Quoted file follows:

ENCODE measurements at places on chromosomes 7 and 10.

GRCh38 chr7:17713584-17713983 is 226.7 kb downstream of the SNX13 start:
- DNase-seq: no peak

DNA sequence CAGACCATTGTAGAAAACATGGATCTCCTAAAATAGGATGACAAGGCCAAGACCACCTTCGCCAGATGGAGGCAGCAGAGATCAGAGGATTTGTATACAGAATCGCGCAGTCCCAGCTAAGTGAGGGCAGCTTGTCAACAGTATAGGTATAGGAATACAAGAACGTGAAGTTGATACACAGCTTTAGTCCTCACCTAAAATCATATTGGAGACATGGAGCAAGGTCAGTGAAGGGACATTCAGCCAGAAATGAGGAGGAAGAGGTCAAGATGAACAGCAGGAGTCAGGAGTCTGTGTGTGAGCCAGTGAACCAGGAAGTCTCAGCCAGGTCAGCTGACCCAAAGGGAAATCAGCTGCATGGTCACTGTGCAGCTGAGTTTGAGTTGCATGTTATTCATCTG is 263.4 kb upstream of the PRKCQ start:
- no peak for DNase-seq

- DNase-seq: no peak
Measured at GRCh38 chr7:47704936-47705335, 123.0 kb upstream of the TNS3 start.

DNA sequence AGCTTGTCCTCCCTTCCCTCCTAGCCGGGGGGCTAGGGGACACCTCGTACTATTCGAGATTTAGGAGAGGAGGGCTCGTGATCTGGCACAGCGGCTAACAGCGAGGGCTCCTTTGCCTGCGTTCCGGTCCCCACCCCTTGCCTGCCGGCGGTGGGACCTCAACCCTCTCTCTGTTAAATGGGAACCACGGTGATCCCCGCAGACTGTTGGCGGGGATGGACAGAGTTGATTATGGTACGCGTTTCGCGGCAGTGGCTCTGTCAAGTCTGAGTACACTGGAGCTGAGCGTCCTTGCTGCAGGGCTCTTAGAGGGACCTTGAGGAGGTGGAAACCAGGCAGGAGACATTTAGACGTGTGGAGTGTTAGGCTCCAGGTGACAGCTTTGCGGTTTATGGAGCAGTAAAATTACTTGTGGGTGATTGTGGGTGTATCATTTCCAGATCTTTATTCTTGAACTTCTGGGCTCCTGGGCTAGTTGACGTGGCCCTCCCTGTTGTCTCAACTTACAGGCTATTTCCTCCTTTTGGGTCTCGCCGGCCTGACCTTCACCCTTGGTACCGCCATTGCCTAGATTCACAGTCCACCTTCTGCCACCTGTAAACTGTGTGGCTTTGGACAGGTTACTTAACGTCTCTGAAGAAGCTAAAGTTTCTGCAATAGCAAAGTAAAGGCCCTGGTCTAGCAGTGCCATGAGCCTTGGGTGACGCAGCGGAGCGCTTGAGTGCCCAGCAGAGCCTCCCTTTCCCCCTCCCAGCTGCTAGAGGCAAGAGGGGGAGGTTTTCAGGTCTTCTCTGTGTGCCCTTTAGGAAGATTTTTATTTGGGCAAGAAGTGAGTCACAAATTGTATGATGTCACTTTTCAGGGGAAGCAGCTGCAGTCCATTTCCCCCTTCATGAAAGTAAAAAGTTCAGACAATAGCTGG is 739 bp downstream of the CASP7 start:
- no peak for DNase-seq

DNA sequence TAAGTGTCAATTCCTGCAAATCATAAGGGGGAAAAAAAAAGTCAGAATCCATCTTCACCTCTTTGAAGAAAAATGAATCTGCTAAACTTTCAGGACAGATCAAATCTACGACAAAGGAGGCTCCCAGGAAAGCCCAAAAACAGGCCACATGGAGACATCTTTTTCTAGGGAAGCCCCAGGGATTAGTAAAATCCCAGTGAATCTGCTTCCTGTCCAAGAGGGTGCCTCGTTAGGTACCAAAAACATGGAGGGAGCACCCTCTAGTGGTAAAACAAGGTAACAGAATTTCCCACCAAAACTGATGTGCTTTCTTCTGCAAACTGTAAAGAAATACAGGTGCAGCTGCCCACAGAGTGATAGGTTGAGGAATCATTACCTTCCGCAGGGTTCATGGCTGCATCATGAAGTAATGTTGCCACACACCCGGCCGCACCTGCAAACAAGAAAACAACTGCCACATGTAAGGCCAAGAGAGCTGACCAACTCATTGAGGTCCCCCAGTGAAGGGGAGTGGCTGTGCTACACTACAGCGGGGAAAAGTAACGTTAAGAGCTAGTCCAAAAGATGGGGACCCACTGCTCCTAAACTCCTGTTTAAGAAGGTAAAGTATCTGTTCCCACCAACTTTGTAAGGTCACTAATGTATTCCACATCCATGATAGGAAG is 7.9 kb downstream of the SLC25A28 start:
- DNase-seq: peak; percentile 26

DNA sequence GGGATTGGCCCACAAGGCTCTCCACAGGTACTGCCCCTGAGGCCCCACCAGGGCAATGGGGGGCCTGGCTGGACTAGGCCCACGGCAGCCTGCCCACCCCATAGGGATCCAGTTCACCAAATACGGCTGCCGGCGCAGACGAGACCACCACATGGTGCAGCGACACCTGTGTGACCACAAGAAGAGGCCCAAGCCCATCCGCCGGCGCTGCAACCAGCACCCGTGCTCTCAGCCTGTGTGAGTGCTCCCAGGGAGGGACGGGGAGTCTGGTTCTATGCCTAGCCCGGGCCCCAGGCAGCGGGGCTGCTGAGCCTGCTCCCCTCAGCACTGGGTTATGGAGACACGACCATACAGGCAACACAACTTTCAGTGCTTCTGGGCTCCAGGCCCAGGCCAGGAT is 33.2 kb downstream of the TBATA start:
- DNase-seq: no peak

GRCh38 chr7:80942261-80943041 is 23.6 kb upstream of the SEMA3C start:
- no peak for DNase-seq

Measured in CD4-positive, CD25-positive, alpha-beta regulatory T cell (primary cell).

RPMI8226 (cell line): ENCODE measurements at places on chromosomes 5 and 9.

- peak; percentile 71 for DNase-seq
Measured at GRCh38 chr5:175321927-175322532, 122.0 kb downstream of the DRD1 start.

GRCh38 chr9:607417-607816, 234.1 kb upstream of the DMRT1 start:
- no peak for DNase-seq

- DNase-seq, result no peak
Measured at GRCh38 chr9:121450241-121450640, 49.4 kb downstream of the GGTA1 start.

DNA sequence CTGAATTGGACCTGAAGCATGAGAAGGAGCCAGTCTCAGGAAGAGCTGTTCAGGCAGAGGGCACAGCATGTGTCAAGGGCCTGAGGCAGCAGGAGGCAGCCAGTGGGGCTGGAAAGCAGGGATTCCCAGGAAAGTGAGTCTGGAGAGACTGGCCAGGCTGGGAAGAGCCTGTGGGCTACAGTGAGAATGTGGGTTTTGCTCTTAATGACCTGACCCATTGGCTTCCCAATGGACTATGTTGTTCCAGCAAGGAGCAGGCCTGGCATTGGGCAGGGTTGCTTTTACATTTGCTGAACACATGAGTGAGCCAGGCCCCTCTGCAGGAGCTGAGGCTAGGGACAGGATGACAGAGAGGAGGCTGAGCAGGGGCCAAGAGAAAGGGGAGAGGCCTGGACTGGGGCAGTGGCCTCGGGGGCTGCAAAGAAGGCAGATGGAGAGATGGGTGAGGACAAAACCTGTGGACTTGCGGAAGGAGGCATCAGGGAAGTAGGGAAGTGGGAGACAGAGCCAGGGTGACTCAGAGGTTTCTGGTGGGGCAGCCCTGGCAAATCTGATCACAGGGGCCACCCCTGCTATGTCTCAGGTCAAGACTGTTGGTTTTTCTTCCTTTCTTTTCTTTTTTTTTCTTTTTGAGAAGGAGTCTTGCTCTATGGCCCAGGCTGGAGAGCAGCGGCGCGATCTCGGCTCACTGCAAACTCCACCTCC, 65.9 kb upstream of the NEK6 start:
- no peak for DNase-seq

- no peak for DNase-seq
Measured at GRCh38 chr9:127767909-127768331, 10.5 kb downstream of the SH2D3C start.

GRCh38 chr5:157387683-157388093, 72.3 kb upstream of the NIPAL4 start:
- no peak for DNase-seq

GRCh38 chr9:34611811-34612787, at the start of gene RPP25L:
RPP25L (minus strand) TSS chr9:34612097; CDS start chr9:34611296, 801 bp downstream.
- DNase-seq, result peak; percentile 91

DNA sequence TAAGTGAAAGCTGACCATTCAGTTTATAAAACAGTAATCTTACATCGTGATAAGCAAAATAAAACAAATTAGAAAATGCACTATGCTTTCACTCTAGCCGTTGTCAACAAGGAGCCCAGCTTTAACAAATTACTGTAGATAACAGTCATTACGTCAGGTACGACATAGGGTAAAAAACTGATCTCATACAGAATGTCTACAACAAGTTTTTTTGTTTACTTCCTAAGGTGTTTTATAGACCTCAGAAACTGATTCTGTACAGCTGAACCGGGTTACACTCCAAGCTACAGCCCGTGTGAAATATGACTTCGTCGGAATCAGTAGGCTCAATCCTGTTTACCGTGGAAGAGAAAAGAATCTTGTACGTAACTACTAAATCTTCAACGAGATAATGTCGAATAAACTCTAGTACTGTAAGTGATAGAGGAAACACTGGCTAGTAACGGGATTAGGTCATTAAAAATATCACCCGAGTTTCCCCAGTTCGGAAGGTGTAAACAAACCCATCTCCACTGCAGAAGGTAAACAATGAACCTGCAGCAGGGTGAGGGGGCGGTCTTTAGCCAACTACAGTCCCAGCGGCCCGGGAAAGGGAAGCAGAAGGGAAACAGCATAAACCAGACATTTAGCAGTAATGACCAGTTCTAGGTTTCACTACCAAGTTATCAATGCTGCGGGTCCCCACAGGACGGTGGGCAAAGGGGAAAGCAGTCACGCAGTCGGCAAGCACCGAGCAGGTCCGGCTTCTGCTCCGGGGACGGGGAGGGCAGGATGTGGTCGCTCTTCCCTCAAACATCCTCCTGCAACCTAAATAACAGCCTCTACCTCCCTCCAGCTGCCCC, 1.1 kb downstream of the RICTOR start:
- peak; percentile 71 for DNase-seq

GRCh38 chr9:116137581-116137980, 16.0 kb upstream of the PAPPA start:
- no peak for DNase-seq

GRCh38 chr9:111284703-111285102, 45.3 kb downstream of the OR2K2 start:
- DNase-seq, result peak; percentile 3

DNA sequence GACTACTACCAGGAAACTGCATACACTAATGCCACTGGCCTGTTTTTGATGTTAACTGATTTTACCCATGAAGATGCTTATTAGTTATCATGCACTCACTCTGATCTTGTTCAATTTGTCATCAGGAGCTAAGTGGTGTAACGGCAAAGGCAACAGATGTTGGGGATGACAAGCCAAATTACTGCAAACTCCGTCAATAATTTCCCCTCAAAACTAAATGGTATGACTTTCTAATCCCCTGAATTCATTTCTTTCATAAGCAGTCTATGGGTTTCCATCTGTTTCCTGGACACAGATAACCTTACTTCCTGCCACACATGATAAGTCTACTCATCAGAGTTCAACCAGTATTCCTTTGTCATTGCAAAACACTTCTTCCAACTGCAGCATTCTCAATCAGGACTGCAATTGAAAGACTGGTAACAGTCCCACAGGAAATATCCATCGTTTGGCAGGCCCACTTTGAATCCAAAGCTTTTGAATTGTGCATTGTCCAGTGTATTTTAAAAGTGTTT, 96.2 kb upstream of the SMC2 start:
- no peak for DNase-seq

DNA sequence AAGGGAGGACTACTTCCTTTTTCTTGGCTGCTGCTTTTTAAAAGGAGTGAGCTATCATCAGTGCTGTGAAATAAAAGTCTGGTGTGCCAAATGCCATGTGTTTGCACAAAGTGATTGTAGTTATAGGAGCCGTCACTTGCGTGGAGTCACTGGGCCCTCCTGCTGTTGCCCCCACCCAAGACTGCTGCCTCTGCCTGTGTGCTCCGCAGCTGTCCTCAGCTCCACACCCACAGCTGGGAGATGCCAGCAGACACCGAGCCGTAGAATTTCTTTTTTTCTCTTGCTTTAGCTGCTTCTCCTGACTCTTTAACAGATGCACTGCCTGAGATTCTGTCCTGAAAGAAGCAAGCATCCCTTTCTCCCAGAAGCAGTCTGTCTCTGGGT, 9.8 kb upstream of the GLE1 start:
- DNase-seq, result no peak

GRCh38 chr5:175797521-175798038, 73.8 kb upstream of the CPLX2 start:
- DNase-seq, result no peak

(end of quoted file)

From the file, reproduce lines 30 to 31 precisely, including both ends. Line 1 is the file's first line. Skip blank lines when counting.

GRCh38 chr9:34611811-34612787, at the start of gene RPP25L:
RPP25L (minus strand) TSS chr9:34612097; CDS start chr9:34611296, 801 bp downstream.